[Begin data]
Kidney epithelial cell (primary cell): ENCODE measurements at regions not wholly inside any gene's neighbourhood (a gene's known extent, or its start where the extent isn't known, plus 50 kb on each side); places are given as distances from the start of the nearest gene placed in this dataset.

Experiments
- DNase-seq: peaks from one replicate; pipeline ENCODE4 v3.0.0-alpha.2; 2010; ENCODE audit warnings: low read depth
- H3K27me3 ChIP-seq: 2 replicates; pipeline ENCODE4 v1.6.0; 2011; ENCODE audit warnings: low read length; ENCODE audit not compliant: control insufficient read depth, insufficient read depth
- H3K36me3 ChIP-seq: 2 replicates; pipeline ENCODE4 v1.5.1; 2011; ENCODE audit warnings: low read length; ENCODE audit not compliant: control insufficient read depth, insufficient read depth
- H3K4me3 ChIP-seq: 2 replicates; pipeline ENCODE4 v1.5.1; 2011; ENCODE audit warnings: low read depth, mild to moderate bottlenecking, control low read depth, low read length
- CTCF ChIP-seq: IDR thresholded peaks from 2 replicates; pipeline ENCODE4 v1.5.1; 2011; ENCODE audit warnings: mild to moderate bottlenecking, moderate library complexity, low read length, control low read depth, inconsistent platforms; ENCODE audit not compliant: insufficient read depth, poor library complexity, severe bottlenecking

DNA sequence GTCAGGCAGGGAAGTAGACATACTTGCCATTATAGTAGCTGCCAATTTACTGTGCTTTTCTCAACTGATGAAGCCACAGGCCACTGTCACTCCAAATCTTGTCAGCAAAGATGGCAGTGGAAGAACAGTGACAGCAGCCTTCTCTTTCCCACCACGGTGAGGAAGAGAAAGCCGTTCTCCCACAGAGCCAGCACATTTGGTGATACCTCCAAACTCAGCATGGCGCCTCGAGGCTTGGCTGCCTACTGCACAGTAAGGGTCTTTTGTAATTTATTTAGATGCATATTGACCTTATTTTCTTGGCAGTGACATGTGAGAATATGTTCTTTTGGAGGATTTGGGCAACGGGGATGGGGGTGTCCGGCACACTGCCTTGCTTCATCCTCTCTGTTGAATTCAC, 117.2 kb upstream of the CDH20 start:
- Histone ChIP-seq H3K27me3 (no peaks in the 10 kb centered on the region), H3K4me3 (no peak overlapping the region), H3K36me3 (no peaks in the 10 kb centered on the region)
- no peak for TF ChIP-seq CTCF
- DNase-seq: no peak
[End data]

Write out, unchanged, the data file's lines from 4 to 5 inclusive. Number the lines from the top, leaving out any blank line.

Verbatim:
- H3K27me3 ChIP-seq: 2 replicates; pipeline ENCODE4 v1.6.0; 2011; ENCODE audit warnings: low read length; ENCODE audit not compliant: control insufficient read depth, insufficient read depth
- H3K36me3 ChIP-seq: 2 replicates; pipeline ENCODE4 v1.5.1; 2011; ENCODE audit warnings: low read length; ENCODE audit not compliant: control insufficient read depth, insufficient read depth